It's hard to learn to play the piano just by watching a video of a great pianist. Interactive learning is much more effective! oppia.org helps you make embeddable interactive educational "explorations" that let people learn by doing.
Find educator-reviewed web resources for the subject and grade level you teach. TeachersFirst offers educator-reviewed web resources designed to save teachers time by delivering just what they need in a practical, user-friendly, and ad-free format. Every resource includes ideas for how to use it effectively in the classroom.
The Internet is one of the greatest tools on the planet for enhancing student learning. It is a smorgasbord of information waiting to be devoured by hungry minds. However, it can also be a dangerous place where students find themselves alone and uneducated about how to handle tricky situations. Use these 5 Best Internet Safety Resources for Teachers to educate yourself and your students about how to be better and safer users of the World Wide Web.
Your Next Read is a neat little site that provides you with a web of book recommendations based on the authors and books you already like. Here's how it works; type in the title of a book you like or author you like and Your Next Read will provide you with a web of books that might also enjoy. Click on any of the books appearing the web to create another new web.
Stephen Krashen is another champion of school libraries. Here is the content of his presentation to the LAUSD Board of Education meeting, February 11, 2014. He presents a range of educational research regarding impact of poverty on student achievement, importance of FV reading in literacy development, and the important role libraries play in supporting children living in poverty.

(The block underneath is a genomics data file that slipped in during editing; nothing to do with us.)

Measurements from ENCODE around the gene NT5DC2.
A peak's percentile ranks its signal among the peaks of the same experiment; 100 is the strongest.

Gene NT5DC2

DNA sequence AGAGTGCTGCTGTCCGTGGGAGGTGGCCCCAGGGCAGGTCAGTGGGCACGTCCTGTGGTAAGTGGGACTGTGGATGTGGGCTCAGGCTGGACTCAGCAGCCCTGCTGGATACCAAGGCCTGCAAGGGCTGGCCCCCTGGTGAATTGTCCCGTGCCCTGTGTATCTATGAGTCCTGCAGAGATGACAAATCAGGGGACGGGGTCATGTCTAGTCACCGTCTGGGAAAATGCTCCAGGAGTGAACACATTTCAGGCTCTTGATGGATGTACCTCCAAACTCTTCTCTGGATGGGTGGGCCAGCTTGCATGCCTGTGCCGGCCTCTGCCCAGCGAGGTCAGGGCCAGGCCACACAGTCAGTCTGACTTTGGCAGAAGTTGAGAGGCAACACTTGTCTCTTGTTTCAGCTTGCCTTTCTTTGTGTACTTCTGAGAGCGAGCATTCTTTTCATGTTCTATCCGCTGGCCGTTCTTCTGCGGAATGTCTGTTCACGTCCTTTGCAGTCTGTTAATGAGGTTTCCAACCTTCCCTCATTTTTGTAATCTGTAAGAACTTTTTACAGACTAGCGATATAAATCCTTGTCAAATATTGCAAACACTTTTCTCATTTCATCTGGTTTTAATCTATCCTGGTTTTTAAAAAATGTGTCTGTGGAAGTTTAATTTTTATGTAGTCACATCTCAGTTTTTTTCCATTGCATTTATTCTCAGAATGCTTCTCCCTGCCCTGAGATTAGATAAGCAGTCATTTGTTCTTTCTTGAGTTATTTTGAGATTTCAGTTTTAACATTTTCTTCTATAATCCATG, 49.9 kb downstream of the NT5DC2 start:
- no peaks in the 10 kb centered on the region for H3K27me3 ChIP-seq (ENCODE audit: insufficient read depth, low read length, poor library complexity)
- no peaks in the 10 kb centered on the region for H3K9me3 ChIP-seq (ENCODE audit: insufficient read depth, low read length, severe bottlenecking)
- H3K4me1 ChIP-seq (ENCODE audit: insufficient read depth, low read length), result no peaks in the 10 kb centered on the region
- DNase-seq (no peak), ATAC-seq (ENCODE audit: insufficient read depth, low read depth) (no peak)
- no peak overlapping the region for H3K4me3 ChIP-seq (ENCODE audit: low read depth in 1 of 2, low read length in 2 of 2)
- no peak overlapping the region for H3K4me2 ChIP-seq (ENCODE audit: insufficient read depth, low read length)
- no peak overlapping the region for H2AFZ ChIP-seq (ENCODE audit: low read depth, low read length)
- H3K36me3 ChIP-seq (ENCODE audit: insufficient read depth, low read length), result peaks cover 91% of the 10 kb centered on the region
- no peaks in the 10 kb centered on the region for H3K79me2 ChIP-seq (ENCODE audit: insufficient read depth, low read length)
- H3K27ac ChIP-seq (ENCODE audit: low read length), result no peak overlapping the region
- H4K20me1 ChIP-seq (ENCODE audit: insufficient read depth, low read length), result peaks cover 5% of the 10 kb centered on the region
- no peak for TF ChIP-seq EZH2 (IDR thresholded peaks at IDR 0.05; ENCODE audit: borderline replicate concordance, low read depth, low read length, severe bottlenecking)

Class Charts, a free service for creating online seating charts and behavior charts and reports, recently added a fantastic new feature. The latest feature uses an Artificial Intelligence Engine which uses student behavior profiles to automatically create seating charts which are optimized to minimize negative behaviors and disruptions.
This site is brought to you in collaboration with Instructables and the American Library Association, and it is our hope that through this site, libraries of all stripes and sizes will be able to experiment with maker projects. Make it @ Your Library believes that content creation in the library is a vital direction for our libraries to pursue. Maker projects don’t need to be the result of thousands of dollars of space renovation, equipment or special staffing. The projects on this site, powered by Instructables and vetted by librarians, are a great way to begin. Happy creating!